Dan O'Donnell wrote:
> Actually, Martin, I think we're more or less on the same page.
> My initial point was simply that "last saved" is a description of a
> revision, and so belongs under revision description, whereas creationApp
> is supposed to be a record of tools used. So I see creationApp as being
> akin to langDesc (if that's what it was called) or characterDesc in P4
> (something that might offer a model, BTW). Adding a date to creationApp
> seems to me likely to imply that the actual date was in someway
> intellectually important. As a result, I can easily see how people might
> want to record multiple uses of the same tool for different purposes
> under creationApp, leading to the presentation of material that more
> properly belongs in revisionDesc. In otherwords, "last saved" if at all
> important, is really part and parcel of a revision (you wouldn't save if
> nothing was done), rather than an intrinsic feature of the apparatus.
> That people don't make good revisionDesc on the whole doesn't seem to me
> to be an argument for moving it here. It seems simple enough to require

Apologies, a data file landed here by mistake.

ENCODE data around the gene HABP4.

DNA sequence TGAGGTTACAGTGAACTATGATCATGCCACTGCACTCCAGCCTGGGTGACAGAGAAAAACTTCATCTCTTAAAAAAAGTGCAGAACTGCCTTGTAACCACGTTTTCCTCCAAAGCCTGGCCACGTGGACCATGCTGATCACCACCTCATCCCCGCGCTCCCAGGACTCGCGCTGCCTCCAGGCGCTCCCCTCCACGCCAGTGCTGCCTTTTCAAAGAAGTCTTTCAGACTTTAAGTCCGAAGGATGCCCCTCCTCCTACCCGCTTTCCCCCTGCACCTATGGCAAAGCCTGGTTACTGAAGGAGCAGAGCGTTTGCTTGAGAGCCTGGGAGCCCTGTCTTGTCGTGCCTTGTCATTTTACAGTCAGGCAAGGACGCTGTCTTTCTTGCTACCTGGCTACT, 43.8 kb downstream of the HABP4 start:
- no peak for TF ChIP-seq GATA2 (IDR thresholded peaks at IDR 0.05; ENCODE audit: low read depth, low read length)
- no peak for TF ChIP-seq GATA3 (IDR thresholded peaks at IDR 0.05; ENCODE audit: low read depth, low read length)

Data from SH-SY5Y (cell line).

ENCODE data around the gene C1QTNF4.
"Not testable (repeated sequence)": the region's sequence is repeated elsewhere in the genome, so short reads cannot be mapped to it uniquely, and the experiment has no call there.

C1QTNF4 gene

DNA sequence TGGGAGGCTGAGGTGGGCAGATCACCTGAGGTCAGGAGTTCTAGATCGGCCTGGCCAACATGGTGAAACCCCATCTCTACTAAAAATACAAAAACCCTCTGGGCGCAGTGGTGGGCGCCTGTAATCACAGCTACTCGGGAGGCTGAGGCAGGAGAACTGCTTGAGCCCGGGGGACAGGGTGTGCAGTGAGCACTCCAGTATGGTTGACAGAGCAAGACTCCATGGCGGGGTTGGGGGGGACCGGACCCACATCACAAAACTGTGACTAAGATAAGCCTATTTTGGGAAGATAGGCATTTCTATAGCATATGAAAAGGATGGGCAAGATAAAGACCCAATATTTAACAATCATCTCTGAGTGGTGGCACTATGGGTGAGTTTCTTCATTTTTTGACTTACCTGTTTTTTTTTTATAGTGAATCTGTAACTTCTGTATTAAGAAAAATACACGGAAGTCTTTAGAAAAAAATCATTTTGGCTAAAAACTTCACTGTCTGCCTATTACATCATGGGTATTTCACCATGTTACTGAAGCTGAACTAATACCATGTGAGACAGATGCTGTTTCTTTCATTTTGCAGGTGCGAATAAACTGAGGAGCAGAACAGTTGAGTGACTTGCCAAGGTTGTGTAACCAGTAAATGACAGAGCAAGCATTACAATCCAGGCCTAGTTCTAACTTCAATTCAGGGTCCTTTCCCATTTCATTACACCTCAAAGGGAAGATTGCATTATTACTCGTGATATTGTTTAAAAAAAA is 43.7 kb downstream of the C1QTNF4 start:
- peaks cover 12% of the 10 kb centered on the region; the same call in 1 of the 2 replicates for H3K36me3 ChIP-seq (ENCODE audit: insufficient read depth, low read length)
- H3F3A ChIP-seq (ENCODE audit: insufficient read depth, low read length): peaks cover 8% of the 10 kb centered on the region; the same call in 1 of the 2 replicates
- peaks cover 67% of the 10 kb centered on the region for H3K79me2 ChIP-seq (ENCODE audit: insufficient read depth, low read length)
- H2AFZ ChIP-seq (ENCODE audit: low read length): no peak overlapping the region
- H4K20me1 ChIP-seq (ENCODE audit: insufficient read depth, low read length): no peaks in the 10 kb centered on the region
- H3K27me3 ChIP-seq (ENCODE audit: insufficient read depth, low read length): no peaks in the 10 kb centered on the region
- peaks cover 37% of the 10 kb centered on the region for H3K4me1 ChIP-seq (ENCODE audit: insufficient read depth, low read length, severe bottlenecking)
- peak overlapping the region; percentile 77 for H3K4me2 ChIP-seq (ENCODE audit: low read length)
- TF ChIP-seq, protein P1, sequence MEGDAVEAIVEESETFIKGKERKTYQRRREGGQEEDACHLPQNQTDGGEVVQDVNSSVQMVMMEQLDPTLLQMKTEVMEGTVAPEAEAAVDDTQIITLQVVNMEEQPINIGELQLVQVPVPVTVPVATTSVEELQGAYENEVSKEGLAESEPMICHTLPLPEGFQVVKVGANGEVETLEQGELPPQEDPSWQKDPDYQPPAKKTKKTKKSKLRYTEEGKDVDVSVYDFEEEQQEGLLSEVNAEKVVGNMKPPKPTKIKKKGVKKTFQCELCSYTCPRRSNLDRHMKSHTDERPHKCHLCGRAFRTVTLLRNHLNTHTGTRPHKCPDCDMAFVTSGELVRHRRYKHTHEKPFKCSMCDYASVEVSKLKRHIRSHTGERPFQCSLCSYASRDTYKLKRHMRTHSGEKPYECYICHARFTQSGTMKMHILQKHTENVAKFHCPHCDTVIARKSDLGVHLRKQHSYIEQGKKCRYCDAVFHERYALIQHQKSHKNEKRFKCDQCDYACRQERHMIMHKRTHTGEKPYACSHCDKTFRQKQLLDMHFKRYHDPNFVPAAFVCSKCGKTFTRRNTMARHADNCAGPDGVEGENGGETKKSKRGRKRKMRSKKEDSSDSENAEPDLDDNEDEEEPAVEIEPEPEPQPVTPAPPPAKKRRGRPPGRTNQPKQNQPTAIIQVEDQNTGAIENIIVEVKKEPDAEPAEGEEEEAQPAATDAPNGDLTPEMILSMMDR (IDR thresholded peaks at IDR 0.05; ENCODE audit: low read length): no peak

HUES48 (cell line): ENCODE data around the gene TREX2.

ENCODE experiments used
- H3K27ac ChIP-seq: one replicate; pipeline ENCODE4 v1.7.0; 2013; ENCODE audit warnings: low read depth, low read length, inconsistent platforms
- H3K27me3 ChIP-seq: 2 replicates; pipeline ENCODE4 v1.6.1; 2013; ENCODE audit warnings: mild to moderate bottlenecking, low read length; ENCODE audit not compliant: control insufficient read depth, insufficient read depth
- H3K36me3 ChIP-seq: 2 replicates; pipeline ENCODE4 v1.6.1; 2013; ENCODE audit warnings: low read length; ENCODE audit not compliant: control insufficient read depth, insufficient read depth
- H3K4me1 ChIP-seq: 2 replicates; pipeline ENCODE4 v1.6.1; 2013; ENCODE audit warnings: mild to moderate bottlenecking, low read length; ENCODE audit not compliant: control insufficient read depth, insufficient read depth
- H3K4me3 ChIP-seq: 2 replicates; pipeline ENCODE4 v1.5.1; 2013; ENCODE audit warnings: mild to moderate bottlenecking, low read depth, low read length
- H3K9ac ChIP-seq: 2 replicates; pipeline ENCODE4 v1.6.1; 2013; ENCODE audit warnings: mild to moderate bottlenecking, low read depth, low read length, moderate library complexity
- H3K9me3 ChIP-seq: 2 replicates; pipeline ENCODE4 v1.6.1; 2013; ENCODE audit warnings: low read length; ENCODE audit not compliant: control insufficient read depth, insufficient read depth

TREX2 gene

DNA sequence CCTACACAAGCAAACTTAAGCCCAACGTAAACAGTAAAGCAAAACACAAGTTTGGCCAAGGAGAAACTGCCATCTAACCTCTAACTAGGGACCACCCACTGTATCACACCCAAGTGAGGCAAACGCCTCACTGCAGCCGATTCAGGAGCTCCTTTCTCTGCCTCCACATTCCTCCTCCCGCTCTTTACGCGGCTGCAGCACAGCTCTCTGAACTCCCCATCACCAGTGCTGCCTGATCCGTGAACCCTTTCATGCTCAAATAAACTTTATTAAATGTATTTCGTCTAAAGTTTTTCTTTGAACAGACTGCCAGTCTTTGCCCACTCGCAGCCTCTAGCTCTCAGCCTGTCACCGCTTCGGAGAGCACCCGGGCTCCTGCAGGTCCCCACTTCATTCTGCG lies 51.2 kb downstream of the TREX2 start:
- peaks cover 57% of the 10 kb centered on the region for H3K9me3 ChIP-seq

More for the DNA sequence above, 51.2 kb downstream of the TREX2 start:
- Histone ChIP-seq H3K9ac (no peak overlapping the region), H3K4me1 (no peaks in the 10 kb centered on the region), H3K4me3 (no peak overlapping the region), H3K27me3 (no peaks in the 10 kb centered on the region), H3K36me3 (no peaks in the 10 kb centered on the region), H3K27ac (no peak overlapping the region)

> a date be placed in revisionDesc containing information about the tool
> (i.e. the ID referring to the right element in creationApp), the
> operator (the person intellectually responsible), and date and nature of
> the revision (even if this is just "saved").
Herein lies the problem, from my point of view: there's no way for the
app to insist on this, or to know who the user is or what they did.
There's also the issue that we're (I hope) encouraging users to edit the
revision desc manually and extensively; meanwhile, we're hoping that our
application save date will survive this editing intact, and in a format
which can be mechanically read. In addition, I'm a little concerned
about the application placing some data automatically into a region of
the file which we're hoping users will take responsibility for. There
are areas of the file which my application sees fit to control (the
image data, the annotations, the information about the colours, shapes
and categories of annotation, and putatively the creatorApp), and areas
which should I think be under the control of the user (all other areas
of the file, including the teiHeader, with the exceptions above). While
there is no way, and there should be no way, to prevent users from
editing any of the file data in any external editor, it would seem
sensible to keep at least a simple division in the application itself
between elements of the file which it controls, and areas which it
encourages the user to take responsibility for.
So, for example, in the Image Markup Tool you can view and edit the text
of the teiHeader as you like; however, when you do this, the category
information which is stored by the IMT in a special tagsDecl element
when you save the file is not shown. The application creates and adds
this information only when saving the file, and at that point, merges it
with the rest of the teiHeader. When opening a saved file, it reads that